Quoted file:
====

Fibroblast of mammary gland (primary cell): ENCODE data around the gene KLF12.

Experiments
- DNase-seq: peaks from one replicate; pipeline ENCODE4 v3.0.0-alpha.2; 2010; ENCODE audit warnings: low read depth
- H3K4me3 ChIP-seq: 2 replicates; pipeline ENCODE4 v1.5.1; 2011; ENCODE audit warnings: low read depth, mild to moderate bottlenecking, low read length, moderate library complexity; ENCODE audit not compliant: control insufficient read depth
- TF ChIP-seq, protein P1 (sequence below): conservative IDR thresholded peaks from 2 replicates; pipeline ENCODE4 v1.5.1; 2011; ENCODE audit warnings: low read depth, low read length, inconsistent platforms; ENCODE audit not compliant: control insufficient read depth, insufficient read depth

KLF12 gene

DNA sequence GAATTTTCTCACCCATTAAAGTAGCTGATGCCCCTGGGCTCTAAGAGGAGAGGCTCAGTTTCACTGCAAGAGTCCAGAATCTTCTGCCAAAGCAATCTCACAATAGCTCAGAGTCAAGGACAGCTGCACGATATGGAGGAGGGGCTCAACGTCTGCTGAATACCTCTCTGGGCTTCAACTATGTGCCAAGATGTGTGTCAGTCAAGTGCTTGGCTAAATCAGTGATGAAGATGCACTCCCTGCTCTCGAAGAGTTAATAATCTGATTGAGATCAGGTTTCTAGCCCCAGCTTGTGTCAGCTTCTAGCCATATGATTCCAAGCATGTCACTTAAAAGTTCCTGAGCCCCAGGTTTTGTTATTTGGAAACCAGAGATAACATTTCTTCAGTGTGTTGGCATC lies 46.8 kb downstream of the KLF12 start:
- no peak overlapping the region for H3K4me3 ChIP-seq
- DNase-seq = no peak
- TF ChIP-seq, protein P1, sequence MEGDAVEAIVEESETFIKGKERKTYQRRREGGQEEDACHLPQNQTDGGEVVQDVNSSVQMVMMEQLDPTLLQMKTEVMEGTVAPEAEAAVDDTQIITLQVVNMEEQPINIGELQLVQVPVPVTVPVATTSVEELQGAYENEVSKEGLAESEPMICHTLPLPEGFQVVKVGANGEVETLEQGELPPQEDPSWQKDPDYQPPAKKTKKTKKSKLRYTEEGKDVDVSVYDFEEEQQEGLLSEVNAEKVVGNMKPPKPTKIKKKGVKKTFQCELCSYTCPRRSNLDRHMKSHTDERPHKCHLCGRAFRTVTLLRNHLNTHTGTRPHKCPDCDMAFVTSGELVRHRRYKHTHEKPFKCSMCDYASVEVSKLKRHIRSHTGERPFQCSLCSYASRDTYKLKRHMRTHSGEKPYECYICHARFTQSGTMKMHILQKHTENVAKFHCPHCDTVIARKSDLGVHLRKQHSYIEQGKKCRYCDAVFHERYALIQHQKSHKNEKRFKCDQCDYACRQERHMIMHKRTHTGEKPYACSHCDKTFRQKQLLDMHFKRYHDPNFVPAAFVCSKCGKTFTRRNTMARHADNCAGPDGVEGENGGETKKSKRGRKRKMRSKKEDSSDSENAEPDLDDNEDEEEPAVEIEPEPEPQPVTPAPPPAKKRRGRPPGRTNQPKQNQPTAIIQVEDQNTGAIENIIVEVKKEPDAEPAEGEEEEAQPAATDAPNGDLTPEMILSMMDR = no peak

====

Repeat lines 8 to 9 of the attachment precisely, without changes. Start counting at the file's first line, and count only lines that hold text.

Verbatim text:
- no peak overlapping the region for H3K4me3 ChIP-seq
- DNase-seq = no peak